Illustration by Jayachandran/Mint
Illustration by Jayachandran/Mint

The next round of economic reforms

India has a new political geography providing economic reformers a unique opportunity

The Narendra Modi government has taken many welcome steps in the past few days. Diesel prices have been freed. Gas prices have been increased to attract the private investment that is essential for India to reduce its energy dependency. There have been small but important steps towards labour market reforms. The coal ordinance could be an initial move towards eventual denationalization. Direct cash transfers to consumers of subsidized liquefied natural gas are back. There is some discussion on how to restructure the rural jobs scheme.

There is a pattern here. The Modi government seems to be using its political capital judiciously. The focus does not seem to be on the sort of dramatic reforms that many had expected after the national elections. The new gas price is clearly a compromise, and rightly so since a doubling of gas prices would have given a price shock to an economy in which inflation has just begun to drift down. The changes in the labour laws will help loosen the grip that inspectors have on factories but they are still far from easing hiring and firing. Yet, the direction is clear.

The recent flurry of policy decisions comes at a time when there were questions being raised whether Modi could actually convert his impressive rhetoric into action. The splendid rally in equities that began after the first opinion polls showed Modi in the lead had begun to lose momentum. The research reports published by various investment banks over the weekend suggest that the financial markets have once again begun talking about a reforms push.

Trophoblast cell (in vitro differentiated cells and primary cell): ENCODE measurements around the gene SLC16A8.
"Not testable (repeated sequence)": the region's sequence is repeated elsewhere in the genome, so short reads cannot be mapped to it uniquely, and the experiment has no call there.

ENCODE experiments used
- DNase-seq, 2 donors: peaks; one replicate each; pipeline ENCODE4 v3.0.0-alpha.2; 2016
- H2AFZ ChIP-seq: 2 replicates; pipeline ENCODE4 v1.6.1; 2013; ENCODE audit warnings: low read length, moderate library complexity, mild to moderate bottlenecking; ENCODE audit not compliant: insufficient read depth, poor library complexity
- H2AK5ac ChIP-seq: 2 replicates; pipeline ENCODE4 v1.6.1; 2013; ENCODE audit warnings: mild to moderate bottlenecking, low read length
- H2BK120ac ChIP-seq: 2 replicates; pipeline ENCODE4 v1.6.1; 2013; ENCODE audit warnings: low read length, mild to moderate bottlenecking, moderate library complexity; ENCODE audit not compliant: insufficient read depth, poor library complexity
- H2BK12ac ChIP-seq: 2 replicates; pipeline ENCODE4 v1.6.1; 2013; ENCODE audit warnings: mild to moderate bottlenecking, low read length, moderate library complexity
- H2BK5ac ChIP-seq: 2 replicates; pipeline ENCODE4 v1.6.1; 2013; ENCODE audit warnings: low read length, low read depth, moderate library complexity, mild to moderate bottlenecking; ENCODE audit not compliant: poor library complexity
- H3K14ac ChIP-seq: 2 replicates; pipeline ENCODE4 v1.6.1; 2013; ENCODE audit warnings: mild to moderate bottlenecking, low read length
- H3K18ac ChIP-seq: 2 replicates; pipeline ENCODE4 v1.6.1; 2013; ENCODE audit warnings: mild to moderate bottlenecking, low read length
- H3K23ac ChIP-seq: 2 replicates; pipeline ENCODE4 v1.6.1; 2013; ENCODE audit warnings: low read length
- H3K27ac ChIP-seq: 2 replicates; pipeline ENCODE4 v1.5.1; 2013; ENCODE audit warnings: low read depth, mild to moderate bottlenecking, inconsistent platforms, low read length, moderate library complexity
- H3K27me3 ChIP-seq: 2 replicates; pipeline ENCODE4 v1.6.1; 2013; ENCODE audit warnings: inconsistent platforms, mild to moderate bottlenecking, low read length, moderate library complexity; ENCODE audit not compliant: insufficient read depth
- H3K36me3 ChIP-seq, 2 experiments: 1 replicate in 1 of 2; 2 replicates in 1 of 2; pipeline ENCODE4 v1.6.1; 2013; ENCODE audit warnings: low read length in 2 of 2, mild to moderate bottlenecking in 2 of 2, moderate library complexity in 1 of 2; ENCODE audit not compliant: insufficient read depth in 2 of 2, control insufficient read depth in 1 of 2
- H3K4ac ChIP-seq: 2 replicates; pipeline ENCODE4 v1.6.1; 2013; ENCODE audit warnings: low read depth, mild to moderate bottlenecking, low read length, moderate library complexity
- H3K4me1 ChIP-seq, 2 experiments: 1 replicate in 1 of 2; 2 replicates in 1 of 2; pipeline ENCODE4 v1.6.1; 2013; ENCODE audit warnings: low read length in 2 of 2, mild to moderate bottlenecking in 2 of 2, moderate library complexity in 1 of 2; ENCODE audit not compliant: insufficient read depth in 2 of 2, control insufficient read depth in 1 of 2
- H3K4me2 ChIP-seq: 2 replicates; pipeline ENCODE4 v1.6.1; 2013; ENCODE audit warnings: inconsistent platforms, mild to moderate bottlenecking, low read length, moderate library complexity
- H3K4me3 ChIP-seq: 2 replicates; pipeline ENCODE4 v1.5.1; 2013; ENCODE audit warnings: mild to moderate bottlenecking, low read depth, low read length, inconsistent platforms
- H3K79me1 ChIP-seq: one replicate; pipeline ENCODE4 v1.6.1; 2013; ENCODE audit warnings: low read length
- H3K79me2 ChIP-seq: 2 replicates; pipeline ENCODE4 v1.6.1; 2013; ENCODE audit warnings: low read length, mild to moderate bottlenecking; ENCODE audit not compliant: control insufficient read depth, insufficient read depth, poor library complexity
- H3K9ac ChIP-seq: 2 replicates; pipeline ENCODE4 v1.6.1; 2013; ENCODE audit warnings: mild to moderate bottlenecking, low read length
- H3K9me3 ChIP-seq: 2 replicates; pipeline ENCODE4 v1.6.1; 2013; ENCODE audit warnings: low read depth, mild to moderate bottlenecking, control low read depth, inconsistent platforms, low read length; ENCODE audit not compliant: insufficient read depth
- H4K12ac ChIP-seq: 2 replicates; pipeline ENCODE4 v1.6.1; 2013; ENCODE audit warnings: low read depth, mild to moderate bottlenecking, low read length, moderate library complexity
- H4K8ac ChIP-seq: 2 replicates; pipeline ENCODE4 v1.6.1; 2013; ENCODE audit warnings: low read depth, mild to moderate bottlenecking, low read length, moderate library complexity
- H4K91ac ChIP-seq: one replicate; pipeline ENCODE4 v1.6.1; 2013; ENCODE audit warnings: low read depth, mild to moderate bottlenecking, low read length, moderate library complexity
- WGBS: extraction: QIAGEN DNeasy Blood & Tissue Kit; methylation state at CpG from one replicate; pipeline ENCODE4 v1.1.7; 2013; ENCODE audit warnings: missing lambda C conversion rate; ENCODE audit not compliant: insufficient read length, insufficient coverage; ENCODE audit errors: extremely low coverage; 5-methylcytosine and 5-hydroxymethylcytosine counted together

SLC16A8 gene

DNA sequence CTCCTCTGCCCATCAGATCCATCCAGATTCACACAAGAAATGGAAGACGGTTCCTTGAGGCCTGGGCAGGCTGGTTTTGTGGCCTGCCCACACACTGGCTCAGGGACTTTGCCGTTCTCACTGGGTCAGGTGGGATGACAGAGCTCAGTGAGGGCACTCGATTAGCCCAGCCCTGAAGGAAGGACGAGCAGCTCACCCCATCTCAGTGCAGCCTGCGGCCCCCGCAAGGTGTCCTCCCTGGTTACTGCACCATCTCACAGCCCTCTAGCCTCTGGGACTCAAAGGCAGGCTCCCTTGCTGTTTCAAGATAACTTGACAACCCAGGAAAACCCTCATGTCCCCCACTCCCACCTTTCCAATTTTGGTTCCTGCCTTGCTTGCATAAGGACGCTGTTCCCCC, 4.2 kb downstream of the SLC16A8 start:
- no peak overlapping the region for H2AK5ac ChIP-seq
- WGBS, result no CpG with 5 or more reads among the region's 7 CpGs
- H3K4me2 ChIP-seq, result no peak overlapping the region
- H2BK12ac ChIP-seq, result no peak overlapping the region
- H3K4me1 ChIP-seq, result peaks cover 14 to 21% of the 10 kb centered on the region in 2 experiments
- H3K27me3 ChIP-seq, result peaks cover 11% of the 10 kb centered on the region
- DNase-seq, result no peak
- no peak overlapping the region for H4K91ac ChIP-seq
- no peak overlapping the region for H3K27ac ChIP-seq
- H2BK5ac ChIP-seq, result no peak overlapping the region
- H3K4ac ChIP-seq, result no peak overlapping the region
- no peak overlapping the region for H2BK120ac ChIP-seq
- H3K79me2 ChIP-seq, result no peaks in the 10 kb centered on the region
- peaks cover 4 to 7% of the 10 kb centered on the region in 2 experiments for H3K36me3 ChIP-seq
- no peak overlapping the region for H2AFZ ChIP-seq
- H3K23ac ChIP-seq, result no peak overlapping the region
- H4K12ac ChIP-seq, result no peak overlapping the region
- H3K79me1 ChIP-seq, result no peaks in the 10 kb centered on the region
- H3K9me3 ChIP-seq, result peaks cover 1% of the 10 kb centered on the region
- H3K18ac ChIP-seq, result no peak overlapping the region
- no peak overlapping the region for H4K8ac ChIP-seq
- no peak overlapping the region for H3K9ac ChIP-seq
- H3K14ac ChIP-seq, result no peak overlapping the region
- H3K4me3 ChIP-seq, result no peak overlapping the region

The first budget of the Modi government lacked policy direction. Much of the initial work done by the new government was administrative, with projects being rescued from the policy quagmire that the previous regime left behind. The work done in the first few months should be seen as the first stage of getting the Indian economy back on track. But that alone could never have sufficed. The recent policy decisions should then be seen as the next stage. The finance minister is out of hospital, a new team is in place in his ministry and two important state elections are over. The months leading to the next budget should hopefully see more policy changes.

Modi has often said that change is possible only if the states partner with New Delhi. Many areas that need policy attention are constitutionally the responsibility of the states. A new report by Neelkanth Mishra of Credit Suisse points out an interesting fact: the election results from Maharashtra and Haryana mean that the Bharatiya Janata Party (BJP) now rules states that collectively account for nearly half of the total output of the Indian economy. The Congress controls states that account for barely a tenth of Indian gross domestic product. Modi has the political opportunity to push through reforms in at least the most important states in terms of economic dynamism if not political heft.

A look at the political map of India shows an interesting new geography: the old divide between the northern and southern states seems to have been replaced by a new alignment of western versus eastern states. The BJP is now the main political force along almost the entire western half of the country, which also happens to be the more economically dynamic part. Another way to look at this new political geography: the BJP now controls almost the entire belt along which then prestigious Delhi-Mumbai industrial corridor is being built. Of course, it has still to form a government in Maharashtra while Delhi, where the BJP is the largest party, continues to be under president’s rule.

The fact that the BJP is now the main political force in the western half of the country—which is also more prosperous and urbanized—provides a unique opportunity for the Modi government to step on the policy accelerator.

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